Published on January 12th, 2016

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ALGORITHMIC RUBBISH, APE MATTERS and THE ANIMATED DINOSAURS OF HOLLYWOOD I Bots, Bodies, Beasts STUDIUM GENERALE RIETVELD ACADEMIE 2015–16 Program with Annet Dekker, Florian Göttke and Anna Zett & Beamclub screening.

STUDIUM GENERALE RIETVELD ACADEMIE 2015–16 Program with Annet Dekker, Florian Göttke and Anna Zett & Beamclub screening
February 3 at 13.30 hrs at RIETVELD’S GYM Fred Roeskestraat 96


The combined advent of “mechanical turks” and paywalls, along with the various media reports about obscure data transactions, algorithms that connect people and businesses at or against their wishes, and the monitoring strategies which are invisible to many, has already created a myriad of new products and systems that monitor and influence our lives. This fact is a direct challenge to the idea that everyone can use Internet and digital media safely and equally. In an age in which computer technology has already shown its darker side, when optimisation is lord and master but quantity rules supreme to the detriment of diversity and quality, artists such as Constant Dullaart, Femke Herregraven, Erica Scourti and Matthew Plummer-Fernandez are embracing the new status quo. Their reaction to the often invisible but far-reaching changes is positive and opportunistic: they are taking matters into their own hands. This presentation “Algorithmic Rubbish: Daring to Defy Misfortune” – an automatically generated title – demonstrates how artists use and abuse, with great precision and humour, the mechanisms and strategies that large companies and governments secretly apply. Reminiscent of the conceptual art practice of, for example Hans Haacke and Marinus Boezem, the artworks presented offer a way out and expose something that tends to be invisible or secret for most people.

Starting from his work Anthroprosaic from 2007, Florian Göttke will talk about understanding the relationship between human and animal through the lens of critical and cultural posthumanism. Anthroprosaic is a series of twelve small bronze sculptures presented in and around the model of a high-rise building. The work shows a band of ape-like beings in an abandoned human environment, where they interact with the remnants of our human society. The twelve scenes point to categories like language, violence, tool-use, or self-awareness, with which Western thought tried to define the human by constructing the separation towards its closest relatives, the apes.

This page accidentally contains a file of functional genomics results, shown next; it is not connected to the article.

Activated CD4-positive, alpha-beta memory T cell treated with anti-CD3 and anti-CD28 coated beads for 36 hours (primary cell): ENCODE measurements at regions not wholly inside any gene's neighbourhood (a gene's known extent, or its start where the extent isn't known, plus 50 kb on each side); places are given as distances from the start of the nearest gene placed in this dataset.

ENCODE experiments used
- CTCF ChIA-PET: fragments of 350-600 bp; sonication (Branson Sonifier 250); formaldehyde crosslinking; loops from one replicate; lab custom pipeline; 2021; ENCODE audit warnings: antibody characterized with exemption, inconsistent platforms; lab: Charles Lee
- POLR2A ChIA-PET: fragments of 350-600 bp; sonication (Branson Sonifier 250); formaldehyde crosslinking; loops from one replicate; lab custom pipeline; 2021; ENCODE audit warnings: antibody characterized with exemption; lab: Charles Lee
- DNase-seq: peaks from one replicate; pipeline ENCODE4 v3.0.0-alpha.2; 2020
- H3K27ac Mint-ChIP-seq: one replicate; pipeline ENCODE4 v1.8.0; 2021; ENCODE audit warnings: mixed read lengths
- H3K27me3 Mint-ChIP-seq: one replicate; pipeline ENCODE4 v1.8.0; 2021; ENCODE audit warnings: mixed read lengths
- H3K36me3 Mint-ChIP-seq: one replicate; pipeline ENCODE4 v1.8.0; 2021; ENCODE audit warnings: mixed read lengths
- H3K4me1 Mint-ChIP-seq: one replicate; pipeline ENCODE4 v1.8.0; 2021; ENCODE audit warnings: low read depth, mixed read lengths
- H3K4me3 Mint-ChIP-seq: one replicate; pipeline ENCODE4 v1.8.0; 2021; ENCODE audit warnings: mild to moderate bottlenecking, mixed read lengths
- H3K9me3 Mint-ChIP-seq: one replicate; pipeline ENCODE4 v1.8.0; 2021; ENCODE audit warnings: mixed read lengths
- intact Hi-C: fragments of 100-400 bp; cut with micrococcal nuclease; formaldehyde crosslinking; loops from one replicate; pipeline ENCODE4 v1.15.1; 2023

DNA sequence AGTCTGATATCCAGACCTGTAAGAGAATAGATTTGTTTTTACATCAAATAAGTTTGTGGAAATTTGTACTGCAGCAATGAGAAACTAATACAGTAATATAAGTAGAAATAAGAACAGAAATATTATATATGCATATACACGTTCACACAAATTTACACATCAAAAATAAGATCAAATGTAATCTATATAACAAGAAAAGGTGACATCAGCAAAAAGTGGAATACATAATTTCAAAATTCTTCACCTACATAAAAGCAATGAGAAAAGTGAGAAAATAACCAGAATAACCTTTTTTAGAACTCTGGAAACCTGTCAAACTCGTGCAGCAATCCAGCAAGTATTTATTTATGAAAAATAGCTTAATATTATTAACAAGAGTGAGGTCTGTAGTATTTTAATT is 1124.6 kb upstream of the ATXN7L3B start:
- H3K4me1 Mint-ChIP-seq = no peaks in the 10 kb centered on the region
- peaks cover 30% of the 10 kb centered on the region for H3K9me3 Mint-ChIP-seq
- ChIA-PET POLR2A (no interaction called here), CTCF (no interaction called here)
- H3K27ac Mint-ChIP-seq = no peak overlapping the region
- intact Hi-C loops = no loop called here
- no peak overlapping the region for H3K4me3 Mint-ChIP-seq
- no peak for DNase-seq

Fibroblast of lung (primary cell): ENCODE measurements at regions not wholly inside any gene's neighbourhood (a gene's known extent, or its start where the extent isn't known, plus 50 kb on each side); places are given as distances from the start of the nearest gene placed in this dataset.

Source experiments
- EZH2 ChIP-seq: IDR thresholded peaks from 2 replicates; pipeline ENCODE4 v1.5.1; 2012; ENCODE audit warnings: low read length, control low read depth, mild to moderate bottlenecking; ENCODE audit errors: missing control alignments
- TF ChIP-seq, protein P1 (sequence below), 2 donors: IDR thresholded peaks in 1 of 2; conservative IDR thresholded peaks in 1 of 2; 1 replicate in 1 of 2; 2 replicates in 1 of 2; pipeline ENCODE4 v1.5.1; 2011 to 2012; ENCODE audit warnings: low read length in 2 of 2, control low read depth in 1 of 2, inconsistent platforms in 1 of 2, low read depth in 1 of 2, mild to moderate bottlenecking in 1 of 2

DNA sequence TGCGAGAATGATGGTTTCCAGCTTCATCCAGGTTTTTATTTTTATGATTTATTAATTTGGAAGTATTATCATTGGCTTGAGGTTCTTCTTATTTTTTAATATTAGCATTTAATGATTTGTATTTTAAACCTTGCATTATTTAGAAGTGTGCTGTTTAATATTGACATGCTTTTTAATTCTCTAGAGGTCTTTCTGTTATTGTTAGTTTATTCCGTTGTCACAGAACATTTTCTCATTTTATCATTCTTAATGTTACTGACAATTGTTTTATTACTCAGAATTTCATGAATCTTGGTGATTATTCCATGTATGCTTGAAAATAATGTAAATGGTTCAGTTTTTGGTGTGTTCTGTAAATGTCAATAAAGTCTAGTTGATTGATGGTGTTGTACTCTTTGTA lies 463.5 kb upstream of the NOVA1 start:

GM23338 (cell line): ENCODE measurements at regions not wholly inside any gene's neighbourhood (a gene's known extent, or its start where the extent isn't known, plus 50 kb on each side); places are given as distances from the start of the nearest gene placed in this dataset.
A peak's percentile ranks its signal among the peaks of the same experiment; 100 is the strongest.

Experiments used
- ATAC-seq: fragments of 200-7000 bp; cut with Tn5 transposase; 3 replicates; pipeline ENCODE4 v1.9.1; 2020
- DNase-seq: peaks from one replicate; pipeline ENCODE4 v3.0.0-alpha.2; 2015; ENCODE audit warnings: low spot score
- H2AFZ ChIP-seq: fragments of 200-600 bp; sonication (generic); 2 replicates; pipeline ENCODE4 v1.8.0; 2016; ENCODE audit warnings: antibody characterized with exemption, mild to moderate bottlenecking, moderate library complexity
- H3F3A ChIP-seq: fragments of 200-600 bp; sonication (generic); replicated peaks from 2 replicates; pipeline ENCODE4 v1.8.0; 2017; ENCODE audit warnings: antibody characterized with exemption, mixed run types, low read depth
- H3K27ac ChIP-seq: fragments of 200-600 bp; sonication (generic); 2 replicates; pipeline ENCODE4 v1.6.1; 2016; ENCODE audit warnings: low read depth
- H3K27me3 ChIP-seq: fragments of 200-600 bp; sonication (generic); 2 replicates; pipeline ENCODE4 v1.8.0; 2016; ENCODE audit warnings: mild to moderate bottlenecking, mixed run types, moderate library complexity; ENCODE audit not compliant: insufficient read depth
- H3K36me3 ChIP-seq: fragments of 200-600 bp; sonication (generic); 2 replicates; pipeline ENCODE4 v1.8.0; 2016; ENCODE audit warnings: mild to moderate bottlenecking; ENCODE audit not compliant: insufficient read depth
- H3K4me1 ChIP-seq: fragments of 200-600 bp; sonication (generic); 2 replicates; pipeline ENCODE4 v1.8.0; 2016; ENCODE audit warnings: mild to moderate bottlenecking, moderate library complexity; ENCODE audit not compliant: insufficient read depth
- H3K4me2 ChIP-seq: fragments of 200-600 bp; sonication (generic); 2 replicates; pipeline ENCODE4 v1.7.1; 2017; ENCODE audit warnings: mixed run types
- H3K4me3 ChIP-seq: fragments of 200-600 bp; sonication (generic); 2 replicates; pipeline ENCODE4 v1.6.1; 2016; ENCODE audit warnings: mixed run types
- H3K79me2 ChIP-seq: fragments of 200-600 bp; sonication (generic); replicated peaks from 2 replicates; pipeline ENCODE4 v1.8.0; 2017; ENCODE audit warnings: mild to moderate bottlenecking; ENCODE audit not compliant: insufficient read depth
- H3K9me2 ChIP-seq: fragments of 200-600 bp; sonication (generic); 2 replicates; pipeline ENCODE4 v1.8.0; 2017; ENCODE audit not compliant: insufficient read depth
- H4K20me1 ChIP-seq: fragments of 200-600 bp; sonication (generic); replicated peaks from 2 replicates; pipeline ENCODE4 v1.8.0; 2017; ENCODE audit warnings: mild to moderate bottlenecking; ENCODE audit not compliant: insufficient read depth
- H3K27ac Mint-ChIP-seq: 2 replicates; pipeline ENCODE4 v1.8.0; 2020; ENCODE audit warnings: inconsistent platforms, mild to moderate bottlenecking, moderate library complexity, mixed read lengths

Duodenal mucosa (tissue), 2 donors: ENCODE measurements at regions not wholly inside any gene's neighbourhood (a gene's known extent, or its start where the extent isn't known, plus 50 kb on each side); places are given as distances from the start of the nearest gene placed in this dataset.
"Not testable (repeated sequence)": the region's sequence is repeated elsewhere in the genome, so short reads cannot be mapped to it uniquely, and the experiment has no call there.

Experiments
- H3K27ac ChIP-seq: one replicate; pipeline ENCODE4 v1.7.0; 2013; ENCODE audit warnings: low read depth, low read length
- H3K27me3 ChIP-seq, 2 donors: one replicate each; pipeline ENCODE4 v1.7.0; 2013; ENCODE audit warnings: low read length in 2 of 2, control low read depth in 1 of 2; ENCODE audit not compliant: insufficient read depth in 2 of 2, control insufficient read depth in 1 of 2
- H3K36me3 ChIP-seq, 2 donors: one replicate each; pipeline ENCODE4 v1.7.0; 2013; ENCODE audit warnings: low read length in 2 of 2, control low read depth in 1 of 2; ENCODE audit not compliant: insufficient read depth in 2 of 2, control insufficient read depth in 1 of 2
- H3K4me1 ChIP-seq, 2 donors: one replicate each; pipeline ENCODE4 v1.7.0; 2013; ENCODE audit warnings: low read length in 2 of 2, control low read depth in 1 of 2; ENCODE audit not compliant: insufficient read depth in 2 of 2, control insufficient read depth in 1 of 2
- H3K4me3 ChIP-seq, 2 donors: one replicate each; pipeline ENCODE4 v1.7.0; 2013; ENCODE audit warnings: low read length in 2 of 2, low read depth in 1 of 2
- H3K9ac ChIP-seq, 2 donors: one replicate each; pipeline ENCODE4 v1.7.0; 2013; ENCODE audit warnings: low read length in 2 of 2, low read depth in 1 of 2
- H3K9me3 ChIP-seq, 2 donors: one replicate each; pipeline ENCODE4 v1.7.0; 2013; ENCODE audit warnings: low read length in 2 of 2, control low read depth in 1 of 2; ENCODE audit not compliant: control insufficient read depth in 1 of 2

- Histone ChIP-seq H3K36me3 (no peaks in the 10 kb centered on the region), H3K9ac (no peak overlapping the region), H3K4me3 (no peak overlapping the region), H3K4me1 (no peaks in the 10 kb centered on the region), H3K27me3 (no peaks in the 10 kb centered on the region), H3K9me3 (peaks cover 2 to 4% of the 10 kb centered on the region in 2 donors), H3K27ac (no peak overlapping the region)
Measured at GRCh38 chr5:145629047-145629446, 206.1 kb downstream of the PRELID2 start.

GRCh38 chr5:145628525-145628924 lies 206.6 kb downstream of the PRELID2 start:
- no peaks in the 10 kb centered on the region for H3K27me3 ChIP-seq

The animated dinosaurs of Hollywood cinema meet the petrified ghosts of colonial science. A protagonist encounters mountains and paleontologists on both sides of the American Frontier. The story ends in the middle.

Annet Dekker is a curator and researcher. Currently she is researcher Digital Preservation at TATE, London, Visiting Lecturer and Research Fellow at London South Bank University & The Photographers’ Gallery, London, tutor at Piet Zwart Institute, Rotterdam, and fellow at Het Nieuwe Instituut. She publishes widely on issues of digital art and preservation in international peer reviewed journals, books and magazines, and edited several publications. Previously she worked as Web curator for SKOR, was programme manager at Virtueel Platform, and head of exhibitions, education and artists-in-residence at the Netherlands Media Art Institute. In 2014 she completed her PhD on conserving net art at Goldsmiths University of London. (

Florian Göttke is a visual artist and researcher based in Amsterdam since 1993, when he entered the Gerrit Rietveld Academie to study Fine Art. Göttke investigates the functioning of public images and their relationship to social memory and politics. His lecture and book Toppled about the fallen statues of Saddam Hussein, is a critical study of image practices of appropriation and manipulation in our contemporary media society. Toppled was nominated for the Dutch Doc Award for documentary photography in 2011. Currently Göttke is working on his PhD in Artistic Research entitled “Burning Images – performing effigies as political protest” at the University of Amsterdam and the Dutch Art Institute/MfA ArtEZ.

Anna Zett makes videos, writes texts and performs experiments that deal with the tragicomedy of science and technology. With a background in philosophy and academic research she is now working across the disciplines of cinema, radio, drama and dance. Playfully engaged with the afterworlds and underworlds of modernity, her artistic practice tries to rely on voluntary vulnerability as much as it relies on historical inquiry and an experimental setup. She was born in Leipzig in 1983, lives in Berlin and shows her work mostly elsewhere.

IMPORTANT: Rietveld students are kindly asked to bring their Rietveld student card. All students are welcome, for students in the basicyear and first year of specialization participation in Studium Generale is obligatory.

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